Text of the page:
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Lessons learned from the work of the UN Panel of Experts on Iran

External Publications by , , • May 25, 2016

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The United Nations Panel of Experts on Iran (the ‘Panel’) was established in 2010 pursuant to UN Security Council Resolution (UNSCR) 1929, with the mandate of monitoring the implementation of UN sanctions imposed on Iran. It fulfilled this role until 16 January 2016, when it was disbanded on the Implementation Day of the Joint Comprehensive Plan of Action (JCPOA).

On 22 April 2016, International Institute for Strategic Studies, in collaboration with the Center on Global Energy Policy at Columbia University, hosted a workshop designed for the former members of the Panel to share their experience. As the UN Secretariat takes on the task of monitoring the implementation of UNSCR 2231 (the new resolution endorsing the JCPOA and superseding all previous sanctions resolutions on Iran), it will face a number of challenges. Some of these challenges will be unique to the Secretariat’s new mandate but in many areas they will mirror issues faced by the Panel. We asked the Panel to comment on their experience while on the Panel.


The Panel suffered for lack of independence and insulation from the UN Security Council and its political disputes. When the Panel was created, there was a presumption of independence. However, as a result of the political dynamic within the Security Council and as a direct consequence of a precedent set in connection with the Panel’s first report in 2011 being blocked, this independence and autonomy was soon attenuated. Thereafter, the Panel had to balance its reports in a very careful fashion if it wanted them to see the light of day. This, in turn, resulted in the impartiality and credibility of the Panel as an effective investigative body being questioned, particularly in the absence of sufficient support by the Sanctions Committee and Security Council in defending the Panel’s work. This consciousness was not all bad: knowing that reports would be criticised on political grounds made Panel members more attentive to precision in their findings. However, the fear that political considerations would result in the Panel’s reports being vetoed by one or more UNSC members interfered with the free flow of communications between the Panel and the international community it served.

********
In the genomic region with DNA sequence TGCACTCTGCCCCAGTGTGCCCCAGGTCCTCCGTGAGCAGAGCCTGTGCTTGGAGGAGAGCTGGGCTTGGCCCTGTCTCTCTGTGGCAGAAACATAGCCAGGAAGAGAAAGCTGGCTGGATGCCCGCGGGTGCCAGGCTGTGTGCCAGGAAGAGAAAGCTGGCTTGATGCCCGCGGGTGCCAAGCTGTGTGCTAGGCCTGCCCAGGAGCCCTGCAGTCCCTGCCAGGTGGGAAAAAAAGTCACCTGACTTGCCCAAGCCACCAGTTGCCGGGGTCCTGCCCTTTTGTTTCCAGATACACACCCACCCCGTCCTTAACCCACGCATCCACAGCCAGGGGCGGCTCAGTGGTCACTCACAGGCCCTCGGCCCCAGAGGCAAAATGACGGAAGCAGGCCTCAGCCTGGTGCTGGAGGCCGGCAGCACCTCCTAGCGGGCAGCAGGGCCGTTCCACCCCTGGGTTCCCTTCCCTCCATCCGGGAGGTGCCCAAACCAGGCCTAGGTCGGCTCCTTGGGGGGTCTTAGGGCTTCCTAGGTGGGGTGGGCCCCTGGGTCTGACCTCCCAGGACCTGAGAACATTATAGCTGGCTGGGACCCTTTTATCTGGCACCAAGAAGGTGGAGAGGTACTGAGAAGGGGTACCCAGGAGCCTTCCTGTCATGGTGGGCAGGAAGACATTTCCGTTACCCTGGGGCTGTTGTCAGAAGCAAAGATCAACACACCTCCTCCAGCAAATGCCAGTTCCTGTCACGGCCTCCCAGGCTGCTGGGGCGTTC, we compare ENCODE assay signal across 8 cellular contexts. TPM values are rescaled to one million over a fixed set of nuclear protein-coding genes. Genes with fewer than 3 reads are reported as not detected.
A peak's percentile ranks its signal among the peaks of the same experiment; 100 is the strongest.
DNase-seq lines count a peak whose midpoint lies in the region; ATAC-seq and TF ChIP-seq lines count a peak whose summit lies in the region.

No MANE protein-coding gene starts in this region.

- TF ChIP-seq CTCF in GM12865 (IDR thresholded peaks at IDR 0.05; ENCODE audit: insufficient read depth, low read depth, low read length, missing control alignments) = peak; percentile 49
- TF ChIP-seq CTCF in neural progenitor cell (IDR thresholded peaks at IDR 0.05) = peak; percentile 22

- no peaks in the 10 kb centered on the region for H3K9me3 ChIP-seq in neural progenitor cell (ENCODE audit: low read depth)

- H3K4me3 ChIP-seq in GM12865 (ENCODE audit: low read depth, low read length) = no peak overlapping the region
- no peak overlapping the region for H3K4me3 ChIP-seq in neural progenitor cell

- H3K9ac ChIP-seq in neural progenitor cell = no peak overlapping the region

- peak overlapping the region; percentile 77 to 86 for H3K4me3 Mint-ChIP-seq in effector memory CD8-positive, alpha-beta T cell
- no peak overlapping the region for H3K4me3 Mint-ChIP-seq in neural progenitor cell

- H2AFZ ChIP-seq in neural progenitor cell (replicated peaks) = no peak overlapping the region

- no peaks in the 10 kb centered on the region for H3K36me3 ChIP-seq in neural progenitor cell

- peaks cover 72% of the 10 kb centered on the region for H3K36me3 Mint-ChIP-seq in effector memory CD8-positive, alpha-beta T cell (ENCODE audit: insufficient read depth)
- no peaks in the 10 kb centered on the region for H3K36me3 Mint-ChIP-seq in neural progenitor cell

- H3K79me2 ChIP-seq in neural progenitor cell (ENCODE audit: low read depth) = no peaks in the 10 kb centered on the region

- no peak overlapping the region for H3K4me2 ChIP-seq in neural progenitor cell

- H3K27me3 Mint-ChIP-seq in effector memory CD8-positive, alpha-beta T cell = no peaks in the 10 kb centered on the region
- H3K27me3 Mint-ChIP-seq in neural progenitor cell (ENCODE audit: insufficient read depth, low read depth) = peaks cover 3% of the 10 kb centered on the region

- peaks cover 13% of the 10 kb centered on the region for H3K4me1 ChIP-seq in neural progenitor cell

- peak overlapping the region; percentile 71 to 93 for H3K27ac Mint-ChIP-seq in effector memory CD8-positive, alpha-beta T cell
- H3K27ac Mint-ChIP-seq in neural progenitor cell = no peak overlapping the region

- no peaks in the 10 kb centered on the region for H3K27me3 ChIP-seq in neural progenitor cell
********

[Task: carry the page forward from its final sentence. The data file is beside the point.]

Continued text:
Another problem hindering the Panel’s work concerned limited resources. Throughout the Panel’s existence, the paucity of available resources to support its mission hindered Panel effectiveness. There was no funding to hire research assistants, particularly those with special language skills who could have done media and Internet searches, and little ability to extend their work to important but secondary elements of investigation (such as the financial linkages that permitted an attempted export of sensitive goods to Iran). Panel members had no uniform source for training and had to develop their own substantive expertise in certain areas, which sometimes proved insufficient and resulted in less useful analysis. The result was a dependence on external sources of information, which potentially coloured the analysis conducted by the Panel and certainly meant that the Panel was dependent on the goodwill of others to do its job. Iran’s ballistic missile programme, for instance, was an area where the Panel often had to rely on official statements or external experts.

In other areas, such as conventional arms, the Panel also utilised the expertise of the private sector and groups such as the Small Arms Survey. For financial restrictions, the Panel often drew on – and contributed to – the work of the Financial Action Task Force or relied on national resources, at times also utilising somewhat unorthodox resources such as specialised banking communities on LinkedIn.

Definitional issues complicated the work of the Panel. The Panel was particularly challenged by Iran’s attempts to acquire sensitive items that fell below export control thresholds, such as items not contained in the Nuclear Suppliers Group Dual-Use list, but which were useful nonetheless in Iran’s nuclear programme. Coupled with the absence of adequate resources, the Panel had difficulty in assessing the characteristics of materials interdicted on their way to Iran. Lacking systematic access to specialised laboratories, the Panel had to rely on member states providing relevant expertise and outside experts to validate the results. With no funding to pay for outside expertise, Panel members had to rely on their own connections and friendships.